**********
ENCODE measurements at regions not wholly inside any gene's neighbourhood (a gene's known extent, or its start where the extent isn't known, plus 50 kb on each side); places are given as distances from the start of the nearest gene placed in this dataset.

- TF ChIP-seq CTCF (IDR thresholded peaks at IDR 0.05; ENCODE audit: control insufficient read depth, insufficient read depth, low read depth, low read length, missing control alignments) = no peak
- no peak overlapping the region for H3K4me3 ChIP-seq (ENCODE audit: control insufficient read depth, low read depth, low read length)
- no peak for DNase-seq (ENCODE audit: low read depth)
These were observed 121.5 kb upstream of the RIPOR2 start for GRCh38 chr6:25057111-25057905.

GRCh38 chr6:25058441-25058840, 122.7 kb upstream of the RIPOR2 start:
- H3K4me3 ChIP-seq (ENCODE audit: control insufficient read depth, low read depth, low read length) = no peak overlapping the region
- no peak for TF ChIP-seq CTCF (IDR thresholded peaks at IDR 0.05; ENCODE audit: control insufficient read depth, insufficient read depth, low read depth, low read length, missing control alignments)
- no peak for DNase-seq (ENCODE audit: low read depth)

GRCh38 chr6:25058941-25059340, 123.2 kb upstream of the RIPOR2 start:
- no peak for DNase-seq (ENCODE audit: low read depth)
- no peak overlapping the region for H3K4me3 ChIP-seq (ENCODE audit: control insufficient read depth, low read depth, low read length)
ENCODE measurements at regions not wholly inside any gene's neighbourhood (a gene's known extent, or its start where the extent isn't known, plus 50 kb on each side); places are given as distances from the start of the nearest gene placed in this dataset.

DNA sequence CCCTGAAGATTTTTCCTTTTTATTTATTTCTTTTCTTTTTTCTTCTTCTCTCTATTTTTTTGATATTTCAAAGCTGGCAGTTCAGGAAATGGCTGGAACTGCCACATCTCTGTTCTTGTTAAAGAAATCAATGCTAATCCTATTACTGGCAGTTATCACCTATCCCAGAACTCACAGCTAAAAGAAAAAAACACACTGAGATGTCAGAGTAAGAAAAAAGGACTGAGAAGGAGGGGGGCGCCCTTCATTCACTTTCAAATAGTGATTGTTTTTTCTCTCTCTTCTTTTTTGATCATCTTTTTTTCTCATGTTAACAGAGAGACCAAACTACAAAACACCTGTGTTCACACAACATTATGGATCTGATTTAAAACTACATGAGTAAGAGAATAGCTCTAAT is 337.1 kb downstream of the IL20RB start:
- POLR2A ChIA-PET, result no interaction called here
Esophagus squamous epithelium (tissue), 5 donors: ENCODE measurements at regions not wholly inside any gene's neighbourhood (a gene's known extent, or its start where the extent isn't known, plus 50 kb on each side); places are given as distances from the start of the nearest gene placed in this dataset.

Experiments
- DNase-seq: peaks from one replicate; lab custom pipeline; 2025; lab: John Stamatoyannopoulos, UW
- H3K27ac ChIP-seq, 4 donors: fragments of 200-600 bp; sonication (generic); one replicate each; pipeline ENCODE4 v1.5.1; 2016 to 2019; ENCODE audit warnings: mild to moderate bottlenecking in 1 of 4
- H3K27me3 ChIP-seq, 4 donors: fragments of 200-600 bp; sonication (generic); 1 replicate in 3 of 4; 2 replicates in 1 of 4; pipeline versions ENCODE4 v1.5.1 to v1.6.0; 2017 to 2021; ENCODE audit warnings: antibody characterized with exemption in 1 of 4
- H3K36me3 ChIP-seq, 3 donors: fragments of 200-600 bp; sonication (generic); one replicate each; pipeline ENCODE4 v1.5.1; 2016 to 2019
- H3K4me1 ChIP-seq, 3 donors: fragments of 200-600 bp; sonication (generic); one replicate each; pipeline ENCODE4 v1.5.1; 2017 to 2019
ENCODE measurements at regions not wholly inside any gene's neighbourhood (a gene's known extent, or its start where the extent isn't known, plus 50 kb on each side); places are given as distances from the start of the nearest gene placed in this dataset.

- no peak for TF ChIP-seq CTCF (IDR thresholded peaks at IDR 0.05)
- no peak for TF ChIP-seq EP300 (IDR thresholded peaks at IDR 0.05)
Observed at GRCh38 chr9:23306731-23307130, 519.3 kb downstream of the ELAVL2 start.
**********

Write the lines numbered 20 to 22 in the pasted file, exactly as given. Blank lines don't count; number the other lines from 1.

- H3K27me3 ChIP-seq, 4 donors: fragments of 200-600 bp; sonication (generic); 1 replicate in 3 of 4; 2 replicates in 1 of 4; pipeline versions ENCODE4 v1.5.1 to v1.6.0; 2017 to 2021; ENCODE audit warnings: antibody characterized with exemption in 1 of 4
- H3K36me3 ChIP-seq, 3 donors: fragments of 200-600 bp; sonication (generic); one replicate each; pipeline ENCODE4 v1.5.1; 2016 to 2019
- H3K4me1 ChIP-seq, 3 donors: fragments of 200-600 bp; sonication (generic); one replicate each; pipeline ENCODE4 v1.5.1; 2017 to 2019